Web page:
Chandimal set to miss time after being found guilty of ball-tampering

The third day of the second test between West Indies and Sri Lanka started controversially, when the visiting Sri Lankans were penalised for allegedly altering the conditions of the match ball the previous day. What followed was a two hour period in which Sri Lanka initially refused to take the field, eventually took it, and then left again when it was found that they would be penalised five runs.

According to Sri Lankan officials, the reason they left the field at this point is that they had previously made an arrangement with the match umpires which wouldn’t see them penalised. The umpires, however, obviously recall things differently.

Regardless, the match eventually got back under way and eventually ended in a draw. In the aftermath, Sri Lanka were charged with ball-tampering. The video footage of the incident showed showed Sri Lankan captain Chandimal taking something out of his pocket and putting it in his mouth, before applying saliva to the ball.

Chandimal, however, disagreed with the allegations, and appealed the charge after he was fined 100% of his match fee and handed a one match suspension. On Wednesday though, it emerged that his appeal had been unsuccessful.

As a result, Chandimal will miss the day-night test in Barbados. His Sri Lankan side is currently down 1-0 and will need to win this test to salvage a draw, and he will be sorely missed.

In addition to these charges, Sri Lankan coach Chandika Hathurusingha, as well as manager Asanka Gurusinha were charged with ‘conduct that is contrary to the spirit of the game’. Rather than being related to the ball-tampering itself, this charge is a result of Sri Lanka’s refusal to initially take the field on day 3 of the second test.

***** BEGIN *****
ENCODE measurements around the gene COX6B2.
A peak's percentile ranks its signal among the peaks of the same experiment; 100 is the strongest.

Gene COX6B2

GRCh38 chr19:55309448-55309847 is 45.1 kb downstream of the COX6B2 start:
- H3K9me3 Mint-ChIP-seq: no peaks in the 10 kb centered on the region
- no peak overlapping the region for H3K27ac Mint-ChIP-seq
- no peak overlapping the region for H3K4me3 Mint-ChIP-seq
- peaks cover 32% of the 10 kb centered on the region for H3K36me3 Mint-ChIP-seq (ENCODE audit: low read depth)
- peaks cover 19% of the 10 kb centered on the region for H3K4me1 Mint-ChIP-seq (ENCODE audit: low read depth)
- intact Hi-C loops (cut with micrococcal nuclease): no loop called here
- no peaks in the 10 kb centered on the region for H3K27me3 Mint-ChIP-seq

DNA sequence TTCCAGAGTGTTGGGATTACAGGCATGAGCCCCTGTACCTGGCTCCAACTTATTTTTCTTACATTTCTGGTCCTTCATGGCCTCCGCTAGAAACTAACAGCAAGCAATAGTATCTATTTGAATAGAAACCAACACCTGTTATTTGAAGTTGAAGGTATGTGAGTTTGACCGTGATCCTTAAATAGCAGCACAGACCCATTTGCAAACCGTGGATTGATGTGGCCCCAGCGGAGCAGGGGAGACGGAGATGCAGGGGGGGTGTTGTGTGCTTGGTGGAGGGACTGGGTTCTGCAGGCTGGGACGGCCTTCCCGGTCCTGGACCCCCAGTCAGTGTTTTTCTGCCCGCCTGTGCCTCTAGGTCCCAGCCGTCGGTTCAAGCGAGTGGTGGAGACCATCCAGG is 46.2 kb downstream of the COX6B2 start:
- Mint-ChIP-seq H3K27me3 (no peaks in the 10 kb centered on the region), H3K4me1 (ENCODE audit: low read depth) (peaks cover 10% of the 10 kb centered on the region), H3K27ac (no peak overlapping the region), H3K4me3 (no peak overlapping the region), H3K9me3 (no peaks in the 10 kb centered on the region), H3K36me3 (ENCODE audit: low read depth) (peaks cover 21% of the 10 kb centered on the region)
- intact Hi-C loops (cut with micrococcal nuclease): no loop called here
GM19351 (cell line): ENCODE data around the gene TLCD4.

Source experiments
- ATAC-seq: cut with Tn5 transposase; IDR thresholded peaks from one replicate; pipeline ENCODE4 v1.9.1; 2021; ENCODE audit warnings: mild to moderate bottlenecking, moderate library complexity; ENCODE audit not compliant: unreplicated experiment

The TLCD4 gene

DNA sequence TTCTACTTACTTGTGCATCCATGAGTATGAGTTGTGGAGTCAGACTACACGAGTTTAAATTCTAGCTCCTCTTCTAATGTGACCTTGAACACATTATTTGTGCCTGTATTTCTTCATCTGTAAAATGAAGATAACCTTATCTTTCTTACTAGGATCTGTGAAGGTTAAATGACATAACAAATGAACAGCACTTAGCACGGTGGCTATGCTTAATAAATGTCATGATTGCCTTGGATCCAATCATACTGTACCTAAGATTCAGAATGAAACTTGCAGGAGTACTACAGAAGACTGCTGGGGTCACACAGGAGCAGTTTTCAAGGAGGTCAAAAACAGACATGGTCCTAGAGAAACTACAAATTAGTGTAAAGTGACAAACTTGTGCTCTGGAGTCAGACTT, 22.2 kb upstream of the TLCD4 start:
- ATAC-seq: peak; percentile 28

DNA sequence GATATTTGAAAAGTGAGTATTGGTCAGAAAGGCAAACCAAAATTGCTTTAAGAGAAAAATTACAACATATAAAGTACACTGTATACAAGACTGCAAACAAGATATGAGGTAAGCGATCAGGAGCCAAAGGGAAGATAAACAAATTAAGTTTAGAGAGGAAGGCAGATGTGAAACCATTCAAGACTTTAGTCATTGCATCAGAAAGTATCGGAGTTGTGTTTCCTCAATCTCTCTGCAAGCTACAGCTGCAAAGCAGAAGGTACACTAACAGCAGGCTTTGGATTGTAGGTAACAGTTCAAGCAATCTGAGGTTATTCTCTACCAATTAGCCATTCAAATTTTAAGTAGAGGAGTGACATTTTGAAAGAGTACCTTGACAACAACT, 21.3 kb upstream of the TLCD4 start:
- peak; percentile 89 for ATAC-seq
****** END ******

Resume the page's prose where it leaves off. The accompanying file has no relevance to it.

ICC’s judicial commissioner Michael Beloff set their hearing for Wednesday, June 27. The third test begins on June 24, so barring a particularly short test, the hearing will take place in the midst of the match. Since it will take place after the commencement of the test however, both of these men will be available to perform their roles for Sri Lanka during this test. 

The controversy comes at a time when discussion about ball-tampering in world cricket is in full swing. This isn’t a particularly new problem, but it infamously culminated in the Australian ball-tampering saga in South Africa earlier this year, which saw captain Steve Smith and vice-captain David Warner suspended for a year, and young opening batsman Cameron Bancroft suspended for nine months.

Interestingly, as pointed out by Sidharth Monga in this ESPN Cricinfo article, the past twelve years has seen seven cases of ball-tampering, and in all seven instances it has been the away side doing the tampering. This, of course, is not some random coincidence that results from away teams feeling more inclined to alter the condition of the ball than the home side. Rather, it comes about because in order for ball-tamperers to be caught, there needs to be footage of them doing the deed. Since games are covered by broadcasters native to the country in which the game is being played, they are inherently more inclined to highlight the opponents being naughty than their home team. This, of course, is not to justify the actions of the away sides breaking the rules, but it is an interesting notion.

As it is, Sri Lanka will need to deal without their captain for the third and final test of the series. His importance to the team is undeniable, both as a captain and a batsman, and never has that been more clear than in this series. He comfortably top scored with a stoic 44 off 183 in his side’s first innings of the first test when Sri Lanka were rolled for just 185, and followed up with a brilliant 119* in the first innings of the second test. He is second only to Kusal Mendis for total runs in the series, and with an average of 76.33 has easily the highest average. Having already gone down 1-0 with his strong performance so far in the West Indies, this will make things a whole lot tougher for the visitors.